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The Modified Dunn Procedure for Unstable Slipped Capital Femoral EpiphysisA Multicenter Perspective
Wudbhav N. Sankar, MD1; Kelly L. Vanderhave, MD2; Travis Matheney, MD3; José A. Herrera-Soto, MD4; Judson W. Karlen, MD5
1 Division of Orthopaedic Surgery, The Children’s Hospital of Philadelphia, 2nd Floor Wood Building, 34th and Civic Center Boulevard, Philadelphia, PA 19104. E-mail address: sankarw@email.chop.edu
2 C.S. Mott Children’s Hospital, University of Michigan, 1540 Medical Center Drive, Ann Arbor, MI 48109
3 Department of Orthopaedic Surgery, Hunnewell 2, Boston Children’s Hospital, 300 Longwood Avenue, Boston, MA 02115
4 Arnold Palmer Children’s Hospital, 83 West Columbia Street, Orlando, FL 32806
5 Center for Pediatric Orthopaedics, Phoenix Children’s Hospital, 1919 East Thomas Road, Phoenix, AZ 85016
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Investigation performed at The Children’s Hospital of Philadelphia, Philadelphia, Pennsylvania

A commentary J. Eric Gordon, MD, is linked to the online version of this article at jbjs.org.

Disclosure: None of the authors received payments or services, either directly or indirectly (i.e., via his or her institution), from a third party in support of any aspect of this work. One or more of the authors, or his or her institution, has had a financial relationship, in the thirty-six months prior to submission of this work, with an entity in the biomedical arena that could be perceived to influence or have the potential to influence what is written in this work. No author has had any other relationships, or has engaged in any other activities, that could be perceived to influence or have the potential to influence what is written in this work. The complete Disclosures of Potential Conflicts of Interest submitted by authors are always provided with the online version of the article.

Copyright © 2013 by The Journal of Bone and Joint Surgery, Inc.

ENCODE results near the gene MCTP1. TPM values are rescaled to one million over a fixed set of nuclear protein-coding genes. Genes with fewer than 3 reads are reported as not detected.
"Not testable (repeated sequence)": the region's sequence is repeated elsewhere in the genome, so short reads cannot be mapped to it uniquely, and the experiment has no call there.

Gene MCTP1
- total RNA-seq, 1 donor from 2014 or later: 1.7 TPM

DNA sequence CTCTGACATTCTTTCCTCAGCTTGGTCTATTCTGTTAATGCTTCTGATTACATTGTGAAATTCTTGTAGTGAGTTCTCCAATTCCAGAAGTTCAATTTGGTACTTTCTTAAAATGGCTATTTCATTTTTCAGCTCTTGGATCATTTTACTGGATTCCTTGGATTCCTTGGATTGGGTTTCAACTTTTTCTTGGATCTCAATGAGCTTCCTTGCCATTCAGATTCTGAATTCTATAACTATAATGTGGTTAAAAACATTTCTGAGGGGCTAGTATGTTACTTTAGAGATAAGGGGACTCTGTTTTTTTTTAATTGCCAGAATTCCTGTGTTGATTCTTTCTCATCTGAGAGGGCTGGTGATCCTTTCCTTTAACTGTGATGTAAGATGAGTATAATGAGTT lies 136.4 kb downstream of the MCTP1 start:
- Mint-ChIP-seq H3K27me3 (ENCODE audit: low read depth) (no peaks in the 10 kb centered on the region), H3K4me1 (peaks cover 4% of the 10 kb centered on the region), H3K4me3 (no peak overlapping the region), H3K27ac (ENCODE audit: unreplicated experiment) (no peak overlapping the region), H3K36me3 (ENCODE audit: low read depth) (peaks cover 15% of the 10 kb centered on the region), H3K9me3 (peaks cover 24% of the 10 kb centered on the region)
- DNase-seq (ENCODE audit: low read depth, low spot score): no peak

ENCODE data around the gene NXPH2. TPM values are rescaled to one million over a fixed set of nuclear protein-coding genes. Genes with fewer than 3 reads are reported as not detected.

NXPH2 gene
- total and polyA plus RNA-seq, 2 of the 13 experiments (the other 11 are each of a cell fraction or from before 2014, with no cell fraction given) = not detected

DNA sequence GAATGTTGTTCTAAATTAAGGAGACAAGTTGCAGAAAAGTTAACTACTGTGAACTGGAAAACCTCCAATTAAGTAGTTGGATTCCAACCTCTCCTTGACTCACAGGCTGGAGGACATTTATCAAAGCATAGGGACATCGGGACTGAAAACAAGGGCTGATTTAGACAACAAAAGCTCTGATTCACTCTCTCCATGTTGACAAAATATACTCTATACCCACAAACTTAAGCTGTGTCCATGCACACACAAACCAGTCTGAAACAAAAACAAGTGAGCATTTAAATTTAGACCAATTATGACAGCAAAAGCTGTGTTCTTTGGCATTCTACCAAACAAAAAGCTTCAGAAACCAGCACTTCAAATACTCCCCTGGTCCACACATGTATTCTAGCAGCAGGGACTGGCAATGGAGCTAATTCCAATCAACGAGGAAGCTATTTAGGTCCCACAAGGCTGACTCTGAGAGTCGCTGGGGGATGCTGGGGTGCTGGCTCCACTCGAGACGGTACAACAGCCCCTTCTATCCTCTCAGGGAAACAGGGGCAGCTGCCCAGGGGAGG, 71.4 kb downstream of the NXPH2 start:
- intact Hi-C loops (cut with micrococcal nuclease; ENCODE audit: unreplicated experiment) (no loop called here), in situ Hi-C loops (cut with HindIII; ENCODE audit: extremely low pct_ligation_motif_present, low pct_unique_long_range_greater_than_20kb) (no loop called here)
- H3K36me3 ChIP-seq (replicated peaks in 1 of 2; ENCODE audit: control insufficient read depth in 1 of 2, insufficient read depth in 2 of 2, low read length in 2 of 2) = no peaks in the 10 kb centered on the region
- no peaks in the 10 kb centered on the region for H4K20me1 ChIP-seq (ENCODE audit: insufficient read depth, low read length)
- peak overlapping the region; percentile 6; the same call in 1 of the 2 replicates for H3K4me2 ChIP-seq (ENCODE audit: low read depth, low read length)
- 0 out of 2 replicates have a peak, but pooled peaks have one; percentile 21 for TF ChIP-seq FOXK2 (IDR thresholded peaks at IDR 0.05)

J Bone Joint Surg Am, 2013 Apr 03;95(7):585-591. doi: 10.2106/JBJS.L.00203
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The modified Dunn procedure has rapidly gained popularity as a treatment for unstable slipped capital femoral epiphysis (SCFE), but limited data exist regarding its safety and efficacy. The purpose of this study was to present results and complications following this procedure in a large multicenter series.


We reviewed the outcomes of all patients who had been treated with the modified Dunn procedure by five surgeons from separate tertiary-care institutions. All slipped capital femoral epiphyses were defined as unstable according to the Loder criteria. Patients with less than one year of follow-up and those with an underlying endocrinopathy or syndrome were excluded. All surgical procedures were performed by pediatric orthopaedic surgeons who had specific training in the modified Dunn procedure. Operative reports, outpatient records, and follow-up radiographs were used to determine the demographic information, type of fixation, final slip angle, presence of osteonecrosis, and any additional complications. Standardized surveys were administered to determine the pain level (0 to 10 scale), satisfaction (0 to 100 scale), function (modified Harris hip score, 0 to 91 scale), and activity level (UCLA [University of California Los Angeles] activity score, 0 to 10 scale) at time of the most recent follow-up.


Twenty-seven patients (twenty-seven hips) with a mean of 22.3 months (range, twelve to forty-eight months) of follow-up met the inclusion criteria. Four patients (15%) had broken implants at three to eighteen weeks after surgery and required revision fixation. Seven patients (26%) developed osteonecrosis at a mean of 21.4 weeks (range, ten to thirty-nine weeks), with each surgeon having at least one case of osteonecrosis. The mean slip angle at the time of the most recent follow-up was 6° (95% confidence interval, 2° to 11°). Patients who did not develop osteonecrosis had significantly better clinical results compared with those who developed osteonecrosis, as demonstrated by a lower mean pain score (0.3 compared with 3.1, p = 0.002), higher level of satisfaction (97.1 compared with 65.8, p = 0.001), higher modified Harris hip score (88.0 compared with 60.0, p = 0.001), and higher UCLA activity score (9.3 compared with 5.9, p = 0.031).


This largest reported series of unstable slipped capital femoral epiphyses treated with the modified Dunn procedure demonstrated that the procedure is capable of restoring anatomy and preserving function after a slip but that implant complications and osteonecrosis can and do occur postoperatively.

Level of Evidence: 

Therapeutic Level IV. See Instructions for Authors for a complete description of levels of evidence.

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    These activities have been planned and implemented in accordance with the Essential Areas and policies of the Accreditation Council for Continuing Medical Education (ACCME) through the joint sponsorship of the American Academy of Orthopaedic Surgeons and The Journal of Bone and Joint Surgery, Inc. The American Academy of Orthopaedic Surgeons is accredited by the ACCME to provide continuing medical education for physicians.
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